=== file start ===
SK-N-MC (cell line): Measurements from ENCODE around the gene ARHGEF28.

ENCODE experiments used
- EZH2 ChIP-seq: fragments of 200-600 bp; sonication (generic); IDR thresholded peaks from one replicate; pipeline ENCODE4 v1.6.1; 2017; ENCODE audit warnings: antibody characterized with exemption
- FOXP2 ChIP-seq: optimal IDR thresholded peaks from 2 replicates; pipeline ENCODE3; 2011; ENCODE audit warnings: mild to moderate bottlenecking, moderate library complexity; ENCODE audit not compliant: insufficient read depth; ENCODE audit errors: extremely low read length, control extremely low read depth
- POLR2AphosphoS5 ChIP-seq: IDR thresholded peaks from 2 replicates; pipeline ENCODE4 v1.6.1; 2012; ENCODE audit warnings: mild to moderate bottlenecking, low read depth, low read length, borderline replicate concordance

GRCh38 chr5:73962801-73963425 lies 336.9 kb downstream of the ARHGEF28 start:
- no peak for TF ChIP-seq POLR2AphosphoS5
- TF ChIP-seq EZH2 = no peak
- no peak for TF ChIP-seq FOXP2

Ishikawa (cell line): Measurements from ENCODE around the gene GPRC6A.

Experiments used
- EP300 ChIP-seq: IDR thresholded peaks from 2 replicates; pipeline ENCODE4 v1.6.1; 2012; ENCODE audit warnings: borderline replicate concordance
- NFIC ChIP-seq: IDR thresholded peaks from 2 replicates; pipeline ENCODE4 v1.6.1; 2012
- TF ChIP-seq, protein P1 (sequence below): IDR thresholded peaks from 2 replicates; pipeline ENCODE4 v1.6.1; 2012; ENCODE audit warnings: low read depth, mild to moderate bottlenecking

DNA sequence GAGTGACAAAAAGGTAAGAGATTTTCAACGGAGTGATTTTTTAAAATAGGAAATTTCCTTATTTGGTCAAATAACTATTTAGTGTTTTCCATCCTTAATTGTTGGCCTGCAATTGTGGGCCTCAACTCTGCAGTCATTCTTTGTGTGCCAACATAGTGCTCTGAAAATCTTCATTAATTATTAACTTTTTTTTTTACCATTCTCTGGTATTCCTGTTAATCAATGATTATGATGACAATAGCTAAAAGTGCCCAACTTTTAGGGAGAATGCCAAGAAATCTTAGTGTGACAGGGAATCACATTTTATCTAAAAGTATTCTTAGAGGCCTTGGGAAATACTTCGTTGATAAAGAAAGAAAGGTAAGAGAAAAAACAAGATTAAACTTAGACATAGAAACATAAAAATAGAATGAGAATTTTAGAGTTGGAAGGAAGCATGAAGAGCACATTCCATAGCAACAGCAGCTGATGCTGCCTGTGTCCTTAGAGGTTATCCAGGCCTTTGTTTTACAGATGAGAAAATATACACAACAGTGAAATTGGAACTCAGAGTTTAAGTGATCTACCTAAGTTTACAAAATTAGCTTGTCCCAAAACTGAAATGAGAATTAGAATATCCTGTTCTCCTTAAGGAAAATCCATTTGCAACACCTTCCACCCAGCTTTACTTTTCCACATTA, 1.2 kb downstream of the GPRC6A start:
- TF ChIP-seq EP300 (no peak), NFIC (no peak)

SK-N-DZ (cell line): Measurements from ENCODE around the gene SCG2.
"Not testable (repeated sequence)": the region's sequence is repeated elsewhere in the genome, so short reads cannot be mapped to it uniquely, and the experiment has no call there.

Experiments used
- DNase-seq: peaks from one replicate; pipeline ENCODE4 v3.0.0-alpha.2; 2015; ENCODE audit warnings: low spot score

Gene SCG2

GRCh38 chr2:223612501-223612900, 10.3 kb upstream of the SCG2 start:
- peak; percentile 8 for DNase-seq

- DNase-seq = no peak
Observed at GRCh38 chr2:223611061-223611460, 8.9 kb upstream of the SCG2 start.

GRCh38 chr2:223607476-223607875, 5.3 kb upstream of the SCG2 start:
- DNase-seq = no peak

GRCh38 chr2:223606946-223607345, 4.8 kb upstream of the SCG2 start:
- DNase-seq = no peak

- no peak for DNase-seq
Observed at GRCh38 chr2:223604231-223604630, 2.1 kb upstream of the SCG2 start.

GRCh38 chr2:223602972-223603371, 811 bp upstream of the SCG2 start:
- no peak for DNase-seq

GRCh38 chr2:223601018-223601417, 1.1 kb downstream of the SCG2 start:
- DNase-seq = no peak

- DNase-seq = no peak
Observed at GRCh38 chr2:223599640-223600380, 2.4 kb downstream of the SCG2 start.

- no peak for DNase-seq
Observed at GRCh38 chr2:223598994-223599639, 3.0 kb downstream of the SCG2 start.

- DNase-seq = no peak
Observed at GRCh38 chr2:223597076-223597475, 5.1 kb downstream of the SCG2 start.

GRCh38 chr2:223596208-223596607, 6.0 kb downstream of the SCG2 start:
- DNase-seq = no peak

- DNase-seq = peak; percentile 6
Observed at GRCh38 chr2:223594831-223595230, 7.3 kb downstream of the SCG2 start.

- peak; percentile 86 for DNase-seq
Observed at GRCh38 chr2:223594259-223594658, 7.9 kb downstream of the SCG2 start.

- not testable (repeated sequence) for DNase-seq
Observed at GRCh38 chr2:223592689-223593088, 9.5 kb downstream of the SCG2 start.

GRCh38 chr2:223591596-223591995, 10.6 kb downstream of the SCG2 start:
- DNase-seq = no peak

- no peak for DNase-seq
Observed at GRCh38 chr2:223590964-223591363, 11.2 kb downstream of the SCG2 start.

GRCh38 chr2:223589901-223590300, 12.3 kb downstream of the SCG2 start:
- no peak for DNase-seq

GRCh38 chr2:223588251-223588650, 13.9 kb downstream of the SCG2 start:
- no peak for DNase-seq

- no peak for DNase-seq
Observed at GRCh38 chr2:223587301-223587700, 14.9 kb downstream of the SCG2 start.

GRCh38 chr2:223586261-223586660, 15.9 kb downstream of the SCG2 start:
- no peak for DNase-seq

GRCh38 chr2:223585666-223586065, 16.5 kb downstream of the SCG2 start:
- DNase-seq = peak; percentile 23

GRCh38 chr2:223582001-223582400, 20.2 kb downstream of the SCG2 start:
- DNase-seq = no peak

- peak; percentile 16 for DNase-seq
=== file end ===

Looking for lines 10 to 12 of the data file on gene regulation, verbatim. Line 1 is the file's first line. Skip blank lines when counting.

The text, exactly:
Ishikawa (cell line): Measurements from ENCODE around the gene GPRC6A.

Experiments used
- EP300 ChIP-seq: IDR thresholded peaks from 2 replicates; pipeline ENCODE4 v1.6.1; 2012; ENCODE audit warnings: borderline replicate concordance